02 European Imperialism

Unit Overview

Student Contribution #1

Key Vocabulary Terms:

Set #1:

  1. Classic imperialism: In this version of imperialism, the Europeans sought to to extend control over another country through conquest or through economic control. There were several motivations for this action: (a) economic self-interest to reap inexpensive raw resources that would be processed and be sold for profit after they were manufactured into a final product such as clothing, farm equipment, or other; (b) moral obligation to improve from the European's point-of-view a higher quality of life through conversion to Christianity, providing medicine, and molding them into the culture of the Europeans. The poem by Kipling is a good example of this attitude. Taking over another nation by force, usually for one nation’s own economic self interest.” This is talked about when Europeancountries took over Africa for nothing but money.
  2. Accommodation: Not needed for this exam
  3. Assimilation: Not needed for this exam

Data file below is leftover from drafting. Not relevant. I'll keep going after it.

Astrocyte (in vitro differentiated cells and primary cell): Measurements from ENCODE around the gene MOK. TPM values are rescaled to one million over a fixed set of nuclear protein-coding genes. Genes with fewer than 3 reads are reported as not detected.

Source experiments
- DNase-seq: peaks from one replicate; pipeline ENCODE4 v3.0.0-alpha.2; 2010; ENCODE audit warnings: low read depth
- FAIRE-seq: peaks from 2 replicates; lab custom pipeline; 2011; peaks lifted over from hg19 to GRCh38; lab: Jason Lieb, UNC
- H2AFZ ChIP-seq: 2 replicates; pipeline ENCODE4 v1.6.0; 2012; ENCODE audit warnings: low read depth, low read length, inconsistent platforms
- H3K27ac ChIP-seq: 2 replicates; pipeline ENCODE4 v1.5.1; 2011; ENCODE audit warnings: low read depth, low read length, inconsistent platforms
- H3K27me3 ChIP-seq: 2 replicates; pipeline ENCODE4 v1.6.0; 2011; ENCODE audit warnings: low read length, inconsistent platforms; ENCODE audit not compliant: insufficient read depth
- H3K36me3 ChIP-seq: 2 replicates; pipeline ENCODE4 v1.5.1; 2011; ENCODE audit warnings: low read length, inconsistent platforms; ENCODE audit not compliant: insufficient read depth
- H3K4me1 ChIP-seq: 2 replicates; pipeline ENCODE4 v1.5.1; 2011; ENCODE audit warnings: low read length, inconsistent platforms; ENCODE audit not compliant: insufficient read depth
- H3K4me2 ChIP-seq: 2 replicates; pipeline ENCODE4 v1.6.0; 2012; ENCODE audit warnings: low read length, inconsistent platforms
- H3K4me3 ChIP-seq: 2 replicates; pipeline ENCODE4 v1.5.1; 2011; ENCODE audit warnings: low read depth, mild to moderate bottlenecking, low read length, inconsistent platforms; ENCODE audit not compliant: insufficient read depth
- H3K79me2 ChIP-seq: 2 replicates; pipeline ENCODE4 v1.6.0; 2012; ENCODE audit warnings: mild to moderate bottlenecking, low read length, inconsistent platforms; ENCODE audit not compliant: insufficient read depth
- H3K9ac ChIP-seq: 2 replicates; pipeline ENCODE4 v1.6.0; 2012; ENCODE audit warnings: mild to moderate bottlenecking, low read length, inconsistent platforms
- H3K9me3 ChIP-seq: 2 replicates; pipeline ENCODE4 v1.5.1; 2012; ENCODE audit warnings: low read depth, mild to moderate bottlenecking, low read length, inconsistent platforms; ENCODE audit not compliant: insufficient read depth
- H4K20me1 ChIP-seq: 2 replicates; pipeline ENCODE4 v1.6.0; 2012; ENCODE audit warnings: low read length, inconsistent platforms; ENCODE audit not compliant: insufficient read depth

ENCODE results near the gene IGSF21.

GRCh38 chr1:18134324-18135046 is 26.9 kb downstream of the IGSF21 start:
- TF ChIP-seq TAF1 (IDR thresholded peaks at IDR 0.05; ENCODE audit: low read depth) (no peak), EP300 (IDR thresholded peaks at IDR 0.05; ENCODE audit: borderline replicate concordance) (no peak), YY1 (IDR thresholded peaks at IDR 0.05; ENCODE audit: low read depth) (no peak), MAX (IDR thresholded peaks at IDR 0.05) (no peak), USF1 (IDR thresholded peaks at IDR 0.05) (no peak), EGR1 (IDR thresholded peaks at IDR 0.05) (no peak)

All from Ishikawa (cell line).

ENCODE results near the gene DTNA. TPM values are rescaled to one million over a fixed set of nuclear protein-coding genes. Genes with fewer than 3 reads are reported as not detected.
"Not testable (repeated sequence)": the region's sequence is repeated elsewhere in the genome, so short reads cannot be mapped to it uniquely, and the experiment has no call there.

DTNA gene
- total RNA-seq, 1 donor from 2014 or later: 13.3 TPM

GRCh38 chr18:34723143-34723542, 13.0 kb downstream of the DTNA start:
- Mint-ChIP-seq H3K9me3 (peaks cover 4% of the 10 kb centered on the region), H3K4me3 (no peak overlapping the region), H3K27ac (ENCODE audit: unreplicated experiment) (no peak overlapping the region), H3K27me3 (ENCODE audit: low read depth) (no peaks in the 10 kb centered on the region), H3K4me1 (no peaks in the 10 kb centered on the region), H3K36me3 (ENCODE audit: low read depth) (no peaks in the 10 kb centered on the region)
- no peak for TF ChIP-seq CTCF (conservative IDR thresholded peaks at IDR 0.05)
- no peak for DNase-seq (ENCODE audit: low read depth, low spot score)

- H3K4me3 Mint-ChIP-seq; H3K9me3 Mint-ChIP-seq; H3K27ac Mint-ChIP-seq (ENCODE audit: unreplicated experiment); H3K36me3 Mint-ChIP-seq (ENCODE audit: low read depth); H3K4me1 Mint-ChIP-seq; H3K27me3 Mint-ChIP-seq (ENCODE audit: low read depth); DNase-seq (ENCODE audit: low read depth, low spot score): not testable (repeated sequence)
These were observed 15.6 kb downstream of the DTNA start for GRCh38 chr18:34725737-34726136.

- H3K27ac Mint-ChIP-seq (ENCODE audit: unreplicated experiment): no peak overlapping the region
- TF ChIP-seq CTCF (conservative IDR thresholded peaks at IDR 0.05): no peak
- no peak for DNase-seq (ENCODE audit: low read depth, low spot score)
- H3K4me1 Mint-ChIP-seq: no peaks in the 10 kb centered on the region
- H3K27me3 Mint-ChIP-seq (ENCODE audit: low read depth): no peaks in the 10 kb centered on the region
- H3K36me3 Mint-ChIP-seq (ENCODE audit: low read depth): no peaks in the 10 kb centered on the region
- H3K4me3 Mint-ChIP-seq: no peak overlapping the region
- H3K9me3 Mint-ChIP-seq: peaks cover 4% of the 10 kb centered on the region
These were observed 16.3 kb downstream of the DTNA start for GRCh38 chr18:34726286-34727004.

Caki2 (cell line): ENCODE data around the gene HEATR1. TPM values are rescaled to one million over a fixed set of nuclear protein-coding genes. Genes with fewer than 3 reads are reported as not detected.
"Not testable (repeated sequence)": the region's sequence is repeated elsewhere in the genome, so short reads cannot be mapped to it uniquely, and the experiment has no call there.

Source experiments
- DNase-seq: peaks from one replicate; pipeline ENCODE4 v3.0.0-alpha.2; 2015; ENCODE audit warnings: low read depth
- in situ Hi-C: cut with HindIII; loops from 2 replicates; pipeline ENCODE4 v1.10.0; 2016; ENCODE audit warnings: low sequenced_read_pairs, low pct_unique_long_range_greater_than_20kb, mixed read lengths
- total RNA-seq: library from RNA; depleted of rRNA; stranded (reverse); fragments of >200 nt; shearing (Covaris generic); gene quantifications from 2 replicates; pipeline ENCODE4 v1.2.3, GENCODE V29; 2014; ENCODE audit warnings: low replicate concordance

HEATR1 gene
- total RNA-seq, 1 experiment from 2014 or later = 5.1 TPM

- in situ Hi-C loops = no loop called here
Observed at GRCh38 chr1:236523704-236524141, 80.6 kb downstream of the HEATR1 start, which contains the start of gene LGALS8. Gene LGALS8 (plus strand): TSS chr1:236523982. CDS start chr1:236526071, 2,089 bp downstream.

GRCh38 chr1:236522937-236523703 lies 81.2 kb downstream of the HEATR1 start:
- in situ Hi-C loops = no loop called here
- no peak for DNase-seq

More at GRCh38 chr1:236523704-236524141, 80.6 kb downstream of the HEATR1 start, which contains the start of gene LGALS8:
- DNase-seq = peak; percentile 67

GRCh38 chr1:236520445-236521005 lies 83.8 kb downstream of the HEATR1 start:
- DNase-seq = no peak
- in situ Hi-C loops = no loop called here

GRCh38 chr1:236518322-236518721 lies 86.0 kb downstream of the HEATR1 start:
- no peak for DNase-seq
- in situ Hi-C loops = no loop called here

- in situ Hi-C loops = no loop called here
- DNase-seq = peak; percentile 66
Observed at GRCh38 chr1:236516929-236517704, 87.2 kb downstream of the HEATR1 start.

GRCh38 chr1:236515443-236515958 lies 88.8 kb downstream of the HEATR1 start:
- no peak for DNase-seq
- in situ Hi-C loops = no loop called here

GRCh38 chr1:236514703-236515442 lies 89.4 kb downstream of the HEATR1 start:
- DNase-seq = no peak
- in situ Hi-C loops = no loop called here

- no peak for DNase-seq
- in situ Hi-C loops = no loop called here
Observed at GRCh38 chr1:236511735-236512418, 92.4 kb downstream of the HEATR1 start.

4. Black Man's Burden: The poem “Black Man’s Burden” was written as a response to another poem called by Rudyard Kipling titled “White Man’s Burden.” It was written in anger that the white man claimed to have a “burden” when considering what black people dealt with. Edward Morel writes an intriguing article in where he explains his interpretation of what happens with European colonial forces enslave the Africans in their own homes and remove their culture and attempt to replace it with the European model. The poem “Black Man’s Burden” was written as a response to another poem called by Rudyard Kipling titled “White Man’s Burden.” It waswritten in anger that the white man had any sort of “burden” when considering what black people dealt with. Edward Morel writes an intriguing article in where he explains his interpretation of the poem­ he expresses his frustration with the white people that acknowledge that their poor treatment of the African and don’t change anything about it. He says, “Can they not close that century of that era, andpractice what they profess? And what the missionaries have taught the African?”